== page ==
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By Linda E. Strubbe, Electra Eleftheriadou, Sarah B. McKagan, Adrian M. Madsen, Dimitri R. Dounas-Frazer
A recent article by Aycock et al. in the APS journal Physical Review Physics Education Research [1, 2] presented survey results revealing that 3/4 of undergraduate women in physics in the US report experiencing sexual harassment. Moreover, gender minorities also experience high rates of harassment [3, 4]. Discussing these issues thoughtfully requires care.
Although the focus of sexual harassment discussions is often on the experiences of straight cis-women, physicists who are gender and sexual minorities (GSM) also experience high rates of sexual harassment. Sexual harassment is often experienced differently by gender minorities, sexual minorities, and straight cis-women. In the APS LGBT Climate Report , gender minorities reported the most adverse climate in physics, relative to sexual minorities. The report also found that GSM women experienced exclusionary behavior at three times the rate of GSM men.
Rates of harassment are also particularly high among women of color, for whom harassment may be sexual and racial in nature. In a recent study across racial and gender categories, Clancy et al.  found that women of color in astronomy and planetary science experienced the highest rates of negative workplace experiences. Understanding intersectionality (i.e., the experiences of individuals with two or more marginalized identities) is a crucial part of addressing harassment in our field.
Many physics departments and research groups will want to discuss these articles and findings, with the ultimate goal of making our field a positive and harassment-free place. However, when entering these discussions, they need to recognize that most of the women and gender minorities in the department have experienced and may currently be experiencing sexual harassment and bullying, possibly even perpetrated by other participants in those conversations.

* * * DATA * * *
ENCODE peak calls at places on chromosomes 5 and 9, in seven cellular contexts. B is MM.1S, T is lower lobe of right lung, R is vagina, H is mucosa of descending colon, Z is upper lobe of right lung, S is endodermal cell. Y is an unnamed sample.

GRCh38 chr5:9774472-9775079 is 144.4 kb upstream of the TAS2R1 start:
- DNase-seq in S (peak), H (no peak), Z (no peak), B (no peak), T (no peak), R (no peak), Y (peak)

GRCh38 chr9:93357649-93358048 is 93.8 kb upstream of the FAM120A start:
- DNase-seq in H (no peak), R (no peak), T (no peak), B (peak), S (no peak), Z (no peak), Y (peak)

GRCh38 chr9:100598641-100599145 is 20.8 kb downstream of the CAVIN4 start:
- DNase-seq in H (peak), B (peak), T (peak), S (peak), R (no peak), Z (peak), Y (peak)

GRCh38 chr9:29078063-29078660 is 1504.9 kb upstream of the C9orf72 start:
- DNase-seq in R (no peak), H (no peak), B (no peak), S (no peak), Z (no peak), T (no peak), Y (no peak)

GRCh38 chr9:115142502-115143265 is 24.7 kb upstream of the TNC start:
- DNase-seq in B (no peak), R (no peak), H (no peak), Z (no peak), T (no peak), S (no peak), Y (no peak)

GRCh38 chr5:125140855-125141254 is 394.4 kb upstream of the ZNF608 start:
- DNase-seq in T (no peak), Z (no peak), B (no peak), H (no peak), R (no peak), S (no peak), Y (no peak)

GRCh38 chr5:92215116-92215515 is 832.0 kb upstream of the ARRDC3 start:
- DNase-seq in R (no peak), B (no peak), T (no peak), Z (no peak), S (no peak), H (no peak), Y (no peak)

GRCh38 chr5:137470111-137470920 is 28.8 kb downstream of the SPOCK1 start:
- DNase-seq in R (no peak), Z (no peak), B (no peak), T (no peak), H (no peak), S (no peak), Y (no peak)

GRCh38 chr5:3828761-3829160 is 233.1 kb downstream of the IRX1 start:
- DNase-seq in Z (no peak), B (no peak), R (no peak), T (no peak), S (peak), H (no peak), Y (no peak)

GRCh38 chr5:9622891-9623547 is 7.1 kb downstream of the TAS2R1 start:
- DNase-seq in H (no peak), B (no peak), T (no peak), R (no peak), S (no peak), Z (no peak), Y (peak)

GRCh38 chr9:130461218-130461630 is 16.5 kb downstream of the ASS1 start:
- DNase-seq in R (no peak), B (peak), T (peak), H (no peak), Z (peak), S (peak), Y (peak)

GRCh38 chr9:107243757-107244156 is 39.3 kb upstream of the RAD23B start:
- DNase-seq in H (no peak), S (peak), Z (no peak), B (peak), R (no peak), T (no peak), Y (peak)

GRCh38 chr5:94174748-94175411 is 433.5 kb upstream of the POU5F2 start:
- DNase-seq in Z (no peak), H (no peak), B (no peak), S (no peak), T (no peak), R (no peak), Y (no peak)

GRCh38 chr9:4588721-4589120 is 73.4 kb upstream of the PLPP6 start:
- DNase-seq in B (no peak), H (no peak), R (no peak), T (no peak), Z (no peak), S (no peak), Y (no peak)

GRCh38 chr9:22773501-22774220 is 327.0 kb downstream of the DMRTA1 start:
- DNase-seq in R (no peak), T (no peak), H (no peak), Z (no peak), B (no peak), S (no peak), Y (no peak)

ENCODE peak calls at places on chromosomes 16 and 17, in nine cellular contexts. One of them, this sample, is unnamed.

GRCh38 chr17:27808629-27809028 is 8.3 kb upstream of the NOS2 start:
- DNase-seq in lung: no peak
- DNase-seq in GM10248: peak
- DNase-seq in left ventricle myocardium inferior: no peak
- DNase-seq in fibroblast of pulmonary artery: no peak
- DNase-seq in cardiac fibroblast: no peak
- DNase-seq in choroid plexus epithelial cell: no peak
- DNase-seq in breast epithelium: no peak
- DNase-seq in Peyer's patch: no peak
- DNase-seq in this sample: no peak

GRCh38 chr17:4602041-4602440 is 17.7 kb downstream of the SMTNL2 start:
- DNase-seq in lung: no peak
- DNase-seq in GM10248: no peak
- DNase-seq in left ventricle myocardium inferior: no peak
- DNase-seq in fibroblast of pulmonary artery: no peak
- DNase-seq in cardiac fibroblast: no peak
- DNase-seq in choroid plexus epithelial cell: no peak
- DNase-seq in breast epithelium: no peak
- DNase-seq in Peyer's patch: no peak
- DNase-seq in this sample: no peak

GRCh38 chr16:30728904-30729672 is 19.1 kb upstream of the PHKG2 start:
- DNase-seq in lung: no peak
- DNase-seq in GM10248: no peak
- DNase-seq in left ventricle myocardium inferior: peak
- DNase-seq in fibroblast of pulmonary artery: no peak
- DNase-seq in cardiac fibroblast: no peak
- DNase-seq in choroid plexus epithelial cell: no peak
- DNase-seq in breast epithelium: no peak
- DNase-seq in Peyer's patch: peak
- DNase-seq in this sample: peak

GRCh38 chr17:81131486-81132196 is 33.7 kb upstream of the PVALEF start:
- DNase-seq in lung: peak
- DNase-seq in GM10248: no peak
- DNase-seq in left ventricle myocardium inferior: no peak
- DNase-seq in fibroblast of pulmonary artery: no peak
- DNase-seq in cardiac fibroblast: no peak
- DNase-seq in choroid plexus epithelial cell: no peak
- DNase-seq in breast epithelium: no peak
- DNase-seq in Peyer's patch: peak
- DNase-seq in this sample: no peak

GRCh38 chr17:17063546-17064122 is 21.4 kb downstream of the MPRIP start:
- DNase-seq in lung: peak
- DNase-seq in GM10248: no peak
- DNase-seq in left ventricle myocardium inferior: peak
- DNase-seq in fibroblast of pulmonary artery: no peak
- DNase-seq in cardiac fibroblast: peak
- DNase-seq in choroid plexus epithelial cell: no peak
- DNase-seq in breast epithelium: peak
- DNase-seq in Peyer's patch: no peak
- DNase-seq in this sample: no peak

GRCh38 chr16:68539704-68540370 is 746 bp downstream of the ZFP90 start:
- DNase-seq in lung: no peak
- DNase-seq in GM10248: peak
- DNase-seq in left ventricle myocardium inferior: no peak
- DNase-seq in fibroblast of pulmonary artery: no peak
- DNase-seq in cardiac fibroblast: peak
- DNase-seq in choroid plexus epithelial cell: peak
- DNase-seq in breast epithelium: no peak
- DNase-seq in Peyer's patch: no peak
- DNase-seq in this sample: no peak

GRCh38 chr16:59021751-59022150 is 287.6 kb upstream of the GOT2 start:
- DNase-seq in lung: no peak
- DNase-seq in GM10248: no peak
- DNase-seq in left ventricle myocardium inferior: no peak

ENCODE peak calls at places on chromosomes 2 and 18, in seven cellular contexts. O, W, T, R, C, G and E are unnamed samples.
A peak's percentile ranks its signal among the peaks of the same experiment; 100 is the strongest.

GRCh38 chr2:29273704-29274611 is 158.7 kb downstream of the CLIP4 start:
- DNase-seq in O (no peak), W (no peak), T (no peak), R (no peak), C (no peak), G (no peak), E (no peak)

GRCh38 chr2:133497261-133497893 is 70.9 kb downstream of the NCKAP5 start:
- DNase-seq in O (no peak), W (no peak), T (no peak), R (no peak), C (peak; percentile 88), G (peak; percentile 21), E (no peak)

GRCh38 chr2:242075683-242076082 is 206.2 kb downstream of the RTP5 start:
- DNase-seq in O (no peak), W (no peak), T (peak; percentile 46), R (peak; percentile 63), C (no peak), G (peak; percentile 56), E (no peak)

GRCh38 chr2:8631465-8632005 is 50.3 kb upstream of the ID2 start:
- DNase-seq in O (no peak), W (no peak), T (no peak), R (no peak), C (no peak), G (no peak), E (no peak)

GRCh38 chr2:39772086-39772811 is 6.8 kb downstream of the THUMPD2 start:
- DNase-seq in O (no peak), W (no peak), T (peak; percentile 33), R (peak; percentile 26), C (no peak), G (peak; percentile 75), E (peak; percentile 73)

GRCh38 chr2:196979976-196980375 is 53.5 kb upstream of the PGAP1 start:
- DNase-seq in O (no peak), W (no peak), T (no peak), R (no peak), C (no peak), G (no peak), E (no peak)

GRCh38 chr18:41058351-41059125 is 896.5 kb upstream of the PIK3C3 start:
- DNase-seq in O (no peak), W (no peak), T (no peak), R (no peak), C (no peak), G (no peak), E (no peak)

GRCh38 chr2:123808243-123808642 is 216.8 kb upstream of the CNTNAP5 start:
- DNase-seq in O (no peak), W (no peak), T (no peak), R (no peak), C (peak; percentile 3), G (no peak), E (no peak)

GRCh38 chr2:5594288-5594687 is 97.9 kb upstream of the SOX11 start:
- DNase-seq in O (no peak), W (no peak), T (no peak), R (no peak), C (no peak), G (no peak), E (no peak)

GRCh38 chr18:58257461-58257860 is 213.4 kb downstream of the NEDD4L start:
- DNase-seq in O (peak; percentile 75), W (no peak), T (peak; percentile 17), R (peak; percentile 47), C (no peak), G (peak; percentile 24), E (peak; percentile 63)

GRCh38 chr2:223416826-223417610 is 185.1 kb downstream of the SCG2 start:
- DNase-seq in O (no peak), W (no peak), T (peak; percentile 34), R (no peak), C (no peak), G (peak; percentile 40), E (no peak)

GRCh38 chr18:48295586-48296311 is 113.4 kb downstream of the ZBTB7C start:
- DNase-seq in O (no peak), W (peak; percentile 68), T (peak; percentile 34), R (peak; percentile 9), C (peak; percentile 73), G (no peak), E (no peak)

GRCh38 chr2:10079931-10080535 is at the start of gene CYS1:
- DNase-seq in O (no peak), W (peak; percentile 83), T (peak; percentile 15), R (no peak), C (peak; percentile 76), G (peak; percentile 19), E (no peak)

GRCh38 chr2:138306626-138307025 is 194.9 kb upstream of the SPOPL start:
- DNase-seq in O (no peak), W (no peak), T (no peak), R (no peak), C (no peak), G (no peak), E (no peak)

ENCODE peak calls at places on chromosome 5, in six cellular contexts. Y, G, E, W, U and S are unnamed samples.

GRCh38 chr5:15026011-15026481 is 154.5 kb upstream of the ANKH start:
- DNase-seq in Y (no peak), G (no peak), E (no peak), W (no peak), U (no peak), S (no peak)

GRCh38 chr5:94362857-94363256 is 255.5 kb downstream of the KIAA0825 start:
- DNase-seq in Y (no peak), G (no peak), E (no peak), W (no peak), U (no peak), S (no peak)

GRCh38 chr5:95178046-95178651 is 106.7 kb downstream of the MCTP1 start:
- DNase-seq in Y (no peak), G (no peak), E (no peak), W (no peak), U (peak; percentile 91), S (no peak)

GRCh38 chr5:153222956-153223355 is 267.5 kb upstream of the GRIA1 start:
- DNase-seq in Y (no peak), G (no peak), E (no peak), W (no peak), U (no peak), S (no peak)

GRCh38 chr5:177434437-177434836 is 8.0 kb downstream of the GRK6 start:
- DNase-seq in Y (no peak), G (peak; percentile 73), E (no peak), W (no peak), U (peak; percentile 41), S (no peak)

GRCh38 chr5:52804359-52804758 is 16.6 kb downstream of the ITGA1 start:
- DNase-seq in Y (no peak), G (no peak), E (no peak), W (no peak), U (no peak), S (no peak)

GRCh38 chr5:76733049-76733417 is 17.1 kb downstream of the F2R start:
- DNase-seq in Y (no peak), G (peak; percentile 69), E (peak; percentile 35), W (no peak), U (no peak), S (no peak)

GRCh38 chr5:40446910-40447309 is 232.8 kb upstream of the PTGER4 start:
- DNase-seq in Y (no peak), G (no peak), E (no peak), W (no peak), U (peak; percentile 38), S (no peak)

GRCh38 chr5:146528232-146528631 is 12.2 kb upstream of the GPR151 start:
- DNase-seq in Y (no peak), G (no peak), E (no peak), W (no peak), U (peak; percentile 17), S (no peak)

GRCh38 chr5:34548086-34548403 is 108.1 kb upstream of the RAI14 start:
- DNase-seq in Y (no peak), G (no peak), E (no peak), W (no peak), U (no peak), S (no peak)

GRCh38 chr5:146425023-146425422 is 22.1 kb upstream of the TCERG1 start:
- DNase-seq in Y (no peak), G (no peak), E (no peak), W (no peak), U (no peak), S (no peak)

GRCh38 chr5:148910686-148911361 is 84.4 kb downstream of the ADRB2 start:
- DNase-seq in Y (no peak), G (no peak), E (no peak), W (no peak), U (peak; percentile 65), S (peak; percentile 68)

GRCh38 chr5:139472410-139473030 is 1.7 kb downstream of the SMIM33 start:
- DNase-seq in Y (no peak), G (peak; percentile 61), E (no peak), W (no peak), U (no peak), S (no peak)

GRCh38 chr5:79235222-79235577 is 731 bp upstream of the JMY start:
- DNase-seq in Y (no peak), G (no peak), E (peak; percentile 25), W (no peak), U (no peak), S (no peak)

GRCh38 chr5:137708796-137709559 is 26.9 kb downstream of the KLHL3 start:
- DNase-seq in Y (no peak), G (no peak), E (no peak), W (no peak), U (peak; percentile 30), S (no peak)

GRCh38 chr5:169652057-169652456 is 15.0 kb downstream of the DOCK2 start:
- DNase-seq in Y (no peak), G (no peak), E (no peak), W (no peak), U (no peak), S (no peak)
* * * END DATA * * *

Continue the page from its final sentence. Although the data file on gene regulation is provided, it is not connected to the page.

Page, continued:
For women and gender minorities (and potentially members of other marginalized groups), these conversations are likely to be re-traumatizing and require significant emotional labor; such discussions may well cause them a level of harm. Following a parallel with anti-racism dialogues , these discussions may even be unavoidably unsafe for women and gender minorities. For these reasons, discussing the findings of Aycock et al. the way one might discuss a regular paper for journal club or agenda item for a faculty meeting will not work.
Here are a few questions we would encourage organizers of discussions about these papers to reflect on and read more about. Lorimer  explains some of these challenges further.
We encourage anyone who wants to discuss these issues to start by reading about harassment, oppression, and difficult conversations and to reflect and think critically about what you learn. There are many resources accessible online and in libraries. Experts in anti-sexism and other contexts (e.g., anti-racism ) have thought carefully about how to have difficult, potentially re-traumatizing conversations.
Beyond educating yourself, here are a few ideas to help departments start thinking about how to facilitate discussions of sexual harassment.
We close by acknowledging that this is indeed difficult. But being difficult does not mean our community should give up on the greater work our field needs to engage in to create a harassment-free environment for all.
We are grateful to Eleanor Sayre and Lucy Buchanan-Parker for helpful suggestions on this article. We would like to acknowledge that much of the writing took place in Vancouver, British Columbia, on the unceded traditional territory of the Musqueam, Squamish, and Tsleil-Waututh First Nations.
Linda E. Strubbe is a Postdoctoral Research Associate at Kansas State University, an Educational Consultant at the University of Central Asia, and Co-Director of the West African International Summer School for Young Astronomers. Electra Eleftheriadou is a Postdoctoral Fellow at the University of British Columbia. Sarah B. McKagan and Adrian M. Madsen are Director and Assistant Director of PhysPort at the American Association of Physics Teachers. Dimitri R. Dounas-Frazer is an Assistant Professor at Western Washington University.
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